This time the deer were gone, but there were more birds as well as some nice odonata and a big surprise. I entered the woods from Tyspring St. American Robins were very obvious with plenty of young birds still staying close to the adults. A Pileated Woodpecker was concentrating its attentions around the base of a tree and stayed low on each new trunk it visited. An Eastern Towhee called with its variable trill.
A Northern Cardinal was looking very shabby. I don’t believe it is just the rigours of raising a family that has caused him to let himself go like this. Perhaps he had had a narrow escape from a predator. A pair of Red-shouldered Hawks was attending their young one further along.
The path emerges onto a firebreak and there is a stream to the right. Grey Catbird, House Finch, American Goldfinch and an Eastern Phoebe were seen here, but I concentrated my attentions on a Variable Dancer, Argia fumipennis, that sat well for me.
The stream is easy to cross here and I continued through the back of the parking lots towards Tyson’s Pond. At the outfall from the pond I stopped to watch some Blue Dashers, Pachydiplex longipennis,chasing each other around. Just as I was about to leave, I noticed something curled up, sunning itself a few feet away. It was a Northern Watersnake.
This was the show-stopper for me today and I spent quite a while with it before moving on. I also found three shed skins in the vicinity which makes me think that they must be common around here. The Northern Watersnake is non-venomous, but can be aggressive and bite just the same. It also gives off a bad-smelling musk when provoked. It is quite similar to the dangerous Copperhead pit viper, so give it a wide berth to be on the safe side.
The path took me back into the woods where Carolina Wrens scolded me as I passed and American crows mobbed something high in a tree.
The path leads out to a wet meadow with a concrete drain running through it and I indulged myself with the dragonflies and damsels as described in Ed Lam’s wonderful field guide. One individual held its wings at half mast causing me to think of it as a Lestes sp., but then threw me into confusion by closing them as any other zygo might. I tentatively considered Great Spreadwing Archilestes grandis after noting a pale thoracic stripe on another photo, but fell for the female Variable Dancer as a much safer bet.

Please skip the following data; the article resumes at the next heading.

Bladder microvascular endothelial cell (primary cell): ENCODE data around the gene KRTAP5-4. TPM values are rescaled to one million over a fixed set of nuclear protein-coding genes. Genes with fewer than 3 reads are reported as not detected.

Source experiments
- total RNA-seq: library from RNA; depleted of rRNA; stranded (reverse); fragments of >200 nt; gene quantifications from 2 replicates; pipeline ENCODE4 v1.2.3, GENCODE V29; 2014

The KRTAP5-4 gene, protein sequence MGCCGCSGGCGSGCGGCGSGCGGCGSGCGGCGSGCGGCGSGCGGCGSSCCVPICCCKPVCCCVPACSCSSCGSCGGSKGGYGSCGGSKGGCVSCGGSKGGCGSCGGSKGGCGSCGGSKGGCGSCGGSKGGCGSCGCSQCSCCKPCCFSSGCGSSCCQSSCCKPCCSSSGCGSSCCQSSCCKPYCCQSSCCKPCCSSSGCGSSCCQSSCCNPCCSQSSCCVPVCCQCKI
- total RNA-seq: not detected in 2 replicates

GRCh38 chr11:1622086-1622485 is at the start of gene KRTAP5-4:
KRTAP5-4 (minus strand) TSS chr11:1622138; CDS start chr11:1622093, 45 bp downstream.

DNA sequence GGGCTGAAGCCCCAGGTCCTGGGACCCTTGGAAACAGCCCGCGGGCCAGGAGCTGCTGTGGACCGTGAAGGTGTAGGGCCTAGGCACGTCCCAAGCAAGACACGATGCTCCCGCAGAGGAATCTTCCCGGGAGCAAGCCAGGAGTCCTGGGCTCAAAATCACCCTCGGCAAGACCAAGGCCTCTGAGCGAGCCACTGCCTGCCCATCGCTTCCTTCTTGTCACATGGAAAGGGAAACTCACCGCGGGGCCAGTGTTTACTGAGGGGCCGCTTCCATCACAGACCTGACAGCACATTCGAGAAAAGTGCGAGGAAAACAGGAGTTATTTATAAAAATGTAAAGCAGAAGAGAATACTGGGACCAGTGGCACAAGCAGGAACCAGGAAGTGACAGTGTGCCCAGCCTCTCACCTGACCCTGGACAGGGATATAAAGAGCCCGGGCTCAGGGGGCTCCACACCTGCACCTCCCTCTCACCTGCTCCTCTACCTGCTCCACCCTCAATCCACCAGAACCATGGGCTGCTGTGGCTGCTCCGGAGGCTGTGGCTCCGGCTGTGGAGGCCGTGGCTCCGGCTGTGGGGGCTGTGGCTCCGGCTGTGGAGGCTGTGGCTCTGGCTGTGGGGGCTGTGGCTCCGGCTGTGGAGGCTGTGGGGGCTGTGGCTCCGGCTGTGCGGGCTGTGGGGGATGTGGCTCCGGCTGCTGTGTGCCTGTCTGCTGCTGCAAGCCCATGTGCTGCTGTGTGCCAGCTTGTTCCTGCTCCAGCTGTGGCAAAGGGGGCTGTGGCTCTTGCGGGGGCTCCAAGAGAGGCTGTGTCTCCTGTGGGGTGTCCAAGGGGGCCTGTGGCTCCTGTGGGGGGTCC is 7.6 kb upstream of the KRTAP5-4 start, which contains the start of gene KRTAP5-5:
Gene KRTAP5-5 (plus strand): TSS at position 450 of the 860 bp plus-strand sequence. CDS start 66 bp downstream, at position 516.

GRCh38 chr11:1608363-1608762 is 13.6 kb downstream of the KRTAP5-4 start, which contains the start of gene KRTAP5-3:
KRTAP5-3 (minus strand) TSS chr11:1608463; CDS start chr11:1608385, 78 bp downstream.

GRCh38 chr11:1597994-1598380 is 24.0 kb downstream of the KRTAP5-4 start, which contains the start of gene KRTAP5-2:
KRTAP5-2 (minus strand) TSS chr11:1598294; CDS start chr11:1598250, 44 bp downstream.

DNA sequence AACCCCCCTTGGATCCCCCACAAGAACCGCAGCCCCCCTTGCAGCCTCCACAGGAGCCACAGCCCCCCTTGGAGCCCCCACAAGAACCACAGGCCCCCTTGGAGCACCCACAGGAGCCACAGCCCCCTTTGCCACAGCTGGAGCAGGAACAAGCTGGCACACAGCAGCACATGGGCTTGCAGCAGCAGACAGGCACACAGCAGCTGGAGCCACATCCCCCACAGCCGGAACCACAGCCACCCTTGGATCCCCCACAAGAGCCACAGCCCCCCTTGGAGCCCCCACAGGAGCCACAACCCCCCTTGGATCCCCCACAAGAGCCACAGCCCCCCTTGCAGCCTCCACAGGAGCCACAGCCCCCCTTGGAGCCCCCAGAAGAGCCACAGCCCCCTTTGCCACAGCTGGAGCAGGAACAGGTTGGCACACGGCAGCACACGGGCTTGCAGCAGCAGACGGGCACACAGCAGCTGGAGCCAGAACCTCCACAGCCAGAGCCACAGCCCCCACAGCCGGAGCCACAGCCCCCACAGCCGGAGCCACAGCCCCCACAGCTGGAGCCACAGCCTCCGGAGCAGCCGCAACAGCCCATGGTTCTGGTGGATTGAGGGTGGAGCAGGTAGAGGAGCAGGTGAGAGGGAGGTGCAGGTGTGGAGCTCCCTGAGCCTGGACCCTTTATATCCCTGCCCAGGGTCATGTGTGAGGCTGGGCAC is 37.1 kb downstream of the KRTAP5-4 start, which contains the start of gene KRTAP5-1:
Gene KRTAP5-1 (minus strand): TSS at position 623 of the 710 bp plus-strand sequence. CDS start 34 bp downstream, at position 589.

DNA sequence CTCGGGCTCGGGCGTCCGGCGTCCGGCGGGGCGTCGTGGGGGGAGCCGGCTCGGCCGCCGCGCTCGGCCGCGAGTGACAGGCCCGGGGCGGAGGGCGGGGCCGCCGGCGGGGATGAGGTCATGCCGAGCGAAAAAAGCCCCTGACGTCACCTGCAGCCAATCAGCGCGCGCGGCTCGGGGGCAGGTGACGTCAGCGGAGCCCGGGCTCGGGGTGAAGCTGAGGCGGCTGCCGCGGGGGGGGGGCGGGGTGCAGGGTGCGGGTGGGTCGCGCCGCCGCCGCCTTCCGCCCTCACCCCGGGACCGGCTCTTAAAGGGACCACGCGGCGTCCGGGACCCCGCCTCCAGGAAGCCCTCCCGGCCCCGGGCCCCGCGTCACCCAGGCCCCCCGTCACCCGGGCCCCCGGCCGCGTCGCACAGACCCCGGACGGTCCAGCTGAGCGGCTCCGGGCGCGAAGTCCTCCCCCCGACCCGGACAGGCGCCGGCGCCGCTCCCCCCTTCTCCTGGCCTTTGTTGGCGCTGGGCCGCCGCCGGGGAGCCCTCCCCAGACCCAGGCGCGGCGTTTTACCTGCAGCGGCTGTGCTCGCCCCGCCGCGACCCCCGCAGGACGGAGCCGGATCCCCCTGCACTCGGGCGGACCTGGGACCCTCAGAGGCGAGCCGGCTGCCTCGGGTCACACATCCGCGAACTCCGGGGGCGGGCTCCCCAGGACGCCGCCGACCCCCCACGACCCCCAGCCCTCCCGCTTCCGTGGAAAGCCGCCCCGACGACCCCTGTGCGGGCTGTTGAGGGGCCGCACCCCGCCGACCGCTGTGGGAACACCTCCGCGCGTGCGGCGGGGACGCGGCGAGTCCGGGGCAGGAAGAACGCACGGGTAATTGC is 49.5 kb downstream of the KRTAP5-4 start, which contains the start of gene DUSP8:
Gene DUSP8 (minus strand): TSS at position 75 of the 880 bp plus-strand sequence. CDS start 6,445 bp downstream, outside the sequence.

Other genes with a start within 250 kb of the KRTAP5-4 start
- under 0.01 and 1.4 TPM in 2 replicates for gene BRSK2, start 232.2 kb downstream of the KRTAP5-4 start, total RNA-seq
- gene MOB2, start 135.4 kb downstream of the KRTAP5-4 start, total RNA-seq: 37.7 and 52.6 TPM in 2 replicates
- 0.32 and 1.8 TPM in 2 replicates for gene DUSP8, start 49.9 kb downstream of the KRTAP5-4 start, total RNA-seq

Common Whitetails were indeed common in an outfall for the ditch that was filled with reeds and surrounded by rocks. Both sexes were easy to see well.
Close to the edge, Eastern Amberwing, Perithemis tenera, shared the airspace with an Eastern Pondhawk, Erythemis simplicicollis while a large dark dragonfly eluded identification further from the bank.
The reeds held Familiar Bluet, Enallagma civile, which were lining up to be photographed and a damaged female Blue Dasher who had somehow lost one wing and crumpled another.
A Green Heron “squarked” as it came in to land, just along the bank. It wheeled suddenly when it saw me and eventually landed further up. It kept its eye on the skies rather than me, but I couldn’t see what it was watching for.
The journey home retraced my steps across the stream and through the woods. Downy Woodpeckers put in an appearance on the large trunks and a female Northern Cardinal looked out from her foragings, looking fresher-faced than the male from earlier.
Birds seen; 22
Green Heron 1, Turkey Vulture 1, Black Vulture 1, Red-shouldered Hawk 3, Mourning Dove 2, Chimney Swift 4, Red-bellied Woodpecker 1, Downy Woodpecker 2, Northern Flicker 2, Pileated Woodpecker 1, Eastern Wood-pewwee 1, Eastern Phoebe 2, Carolina Wren 2, Grey Catbird 2, American Robin 35, Tufted Titmouse 4, Blue Jay 2, American Crow 12, Common Starling 15, House Sparrow 6, House Finch 3, Northern Cardinal 2.
Variable Dancer Argia fumipennis 40, Familiar Bluet Enallagma civile 8, Eastern Amberwing Perithemis tenera 2, Blue Dasher Pachydiplex longipennis 6, Eastern Pondhawk Erythemis simplicicollis 1,
Reptiles seen; 1
Northern Watersnake 1.
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